Wholesale Pricing by Supple - I have some dealers that need separate pricing. This app allows me to change pricing based on login account without having to create hidden products or a duplicate store. Now, my dealers have the same easy shopping experience as my retail customers.

YotPo - I use this for reviews. I only have the free version, their pay version prices are ridiculous. I have been considering a change to Judge.Me for reviews.

What strategies have you used to attract more leads and grow Green Chile Adventure Gear?

Facebook ads are our biggest sales generator. I use at least one ad to bring people to the site, usually a carousel ad. Then I have another ad retargeting those people with the products they looked at.

Influencer marketing has also been very successful for us. Several people that have large YouTube and Instagram followings have helped us out. We use specific discount codes for influencers and give them a cut if a sale goes through with their code.

Podcast ads and magazine ads have also raised awareness, but they are hard to quantify and track.

What are some of the most effective ways that you interact with your customers?

Email is our biggest form of communication from the website, but social media and motorcycle events are very useful for getting to know your customers. We are lucky, our customers share the same interests we do so it's very easy to become friends with our customers.

Are there any metrics* you can share in terms of order volume, monthly sales, increased revenue, growth %, etc.?

Our first year was live for about 9 months. We had 350% growth between our first and second year. Then each year afterwards has averaged about 30% growth in sales.

This year we are projecting to top $40k in sales for the year. Our business has had steady manageable growth. We are debt free and the business has funded its own operations since the 2nd year.

We don’t have excessive traffic on our site. We average about 2100 unique visitors and 7000 unique pageviews per month.

To what do you attribute those positive metrics?

Consistency. We have steadily learned and improved our skills, created and improved our products, built our brand, and most importantly taken care of our customers every chance we get.

What are you working towards now? Are there any blogs or other resources that have been helpful for you?

My current challenge is finding a way to scale. I am looking for smart, high impact ways to bring in new customers. I also want to focus on growing our wholesale dealers with brick and mortar stores. Our products sell easier when a person can see them and touch them and understand the quality and craftsmanship put into each item.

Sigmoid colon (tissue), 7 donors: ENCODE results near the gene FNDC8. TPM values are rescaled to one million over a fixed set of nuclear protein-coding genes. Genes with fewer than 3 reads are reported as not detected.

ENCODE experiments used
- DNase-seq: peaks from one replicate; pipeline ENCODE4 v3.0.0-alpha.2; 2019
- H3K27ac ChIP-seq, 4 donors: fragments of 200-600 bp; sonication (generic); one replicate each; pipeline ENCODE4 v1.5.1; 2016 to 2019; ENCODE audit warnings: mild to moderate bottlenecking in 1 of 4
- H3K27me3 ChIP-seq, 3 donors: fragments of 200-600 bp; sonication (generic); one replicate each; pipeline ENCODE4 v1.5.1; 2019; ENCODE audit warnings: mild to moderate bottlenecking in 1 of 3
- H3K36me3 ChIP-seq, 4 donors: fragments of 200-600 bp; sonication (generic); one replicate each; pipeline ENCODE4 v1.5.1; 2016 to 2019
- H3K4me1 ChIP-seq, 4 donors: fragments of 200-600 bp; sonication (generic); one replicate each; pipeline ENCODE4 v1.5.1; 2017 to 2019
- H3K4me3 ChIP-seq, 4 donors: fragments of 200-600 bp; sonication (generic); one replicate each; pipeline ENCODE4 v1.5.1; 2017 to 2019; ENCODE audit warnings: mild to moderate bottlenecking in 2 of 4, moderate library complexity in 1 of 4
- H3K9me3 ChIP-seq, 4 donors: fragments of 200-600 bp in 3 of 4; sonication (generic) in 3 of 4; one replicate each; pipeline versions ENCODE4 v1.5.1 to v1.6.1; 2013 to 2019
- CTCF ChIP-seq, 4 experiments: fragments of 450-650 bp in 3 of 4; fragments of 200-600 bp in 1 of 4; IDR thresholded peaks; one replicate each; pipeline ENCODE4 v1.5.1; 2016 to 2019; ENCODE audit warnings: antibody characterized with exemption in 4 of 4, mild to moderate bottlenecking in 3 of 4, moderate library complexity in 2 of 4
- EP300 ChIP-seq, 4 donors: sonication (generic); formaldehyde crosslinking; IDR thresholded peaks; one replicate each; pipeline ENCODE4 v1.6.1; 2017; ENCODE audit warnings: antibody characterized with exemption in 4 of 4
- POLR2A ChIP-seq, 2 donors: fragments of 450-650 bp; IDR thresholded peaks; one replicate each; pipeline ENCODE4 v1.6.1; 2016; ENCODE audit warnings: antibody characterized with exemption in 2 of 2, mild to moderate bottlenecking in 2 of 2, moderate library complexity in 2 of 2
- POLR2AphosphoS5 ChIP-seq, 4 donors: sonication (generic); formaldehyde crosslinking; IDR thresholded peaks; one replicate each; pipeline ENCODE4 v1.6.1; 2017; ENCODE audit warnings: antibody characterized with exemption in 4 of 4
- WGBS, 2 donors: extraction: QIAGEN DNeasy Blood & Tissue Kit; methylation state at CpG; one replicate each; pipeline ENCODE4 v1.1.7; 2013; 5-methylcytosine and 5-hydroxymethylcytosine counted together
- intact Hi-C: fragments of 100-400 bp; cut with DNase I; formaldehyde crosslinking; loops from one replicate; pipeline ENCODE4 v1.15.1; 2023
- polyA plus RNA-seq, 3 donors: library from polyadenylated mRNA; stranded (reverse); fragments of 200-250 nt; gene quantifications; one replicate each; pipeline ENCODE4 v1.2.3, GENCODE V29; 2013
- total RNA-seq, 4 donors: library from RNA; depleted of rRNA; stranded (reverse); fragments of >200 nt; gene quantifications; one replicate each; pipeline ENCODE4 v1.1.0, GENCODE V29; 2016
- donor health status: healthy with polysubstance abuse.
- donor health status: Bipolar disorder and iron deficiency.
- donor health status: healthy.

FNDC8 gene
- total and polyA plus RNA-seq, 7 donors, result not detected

I have studied a lot of blogs and listened to a lot of podcasts to help learn these skills and ideas. The single most helpful source of information has been “The Unofficial Shopify Podcast by Kurt Elster”. Eventually, I want to work with him on our site.

Based on your own success, what advice would you share with others who might be just starting out with Shopify (or with eCommerce in general)?

Find a problem you can solve. Use your talents to create something new and bring it to market. Start paying attention to the everyday things that annoy you or that you wish were different, then fix them. Other people will have that same issue and be willing to pay to eliminate it.

It’s also important to realize that it doesn’t have to be something crazy and high tech. Just think, shoe strings fraying used to be a problem until somebody invented that little plastic thing on the end. It's so simple and everyone on the planet uses it.

In our case, we solved the challenges of rigging luggage to a motorcycle.

I suggest building an email list from the very beginning, even if you don’t have plans for it yet and making sure you gather accurate data on your website and business.

One final thought, owning a business is an emotional roller coaster. Some days you feel like you may retire next week and other days you ask yourself why you are even doing this. If you have good data and analytics you can temper these moods with actual facts.

That’s great advice! Where can our readers learn more?

Thanks! Our website is

We are also active on Twitter, Facebook, YouTube, Instagram and Pinterest.

Lots of fun and exciting stuff going on there, so come and connect with us!

~ Adam Owens, Co-Founder of Green Chile Adventure Gear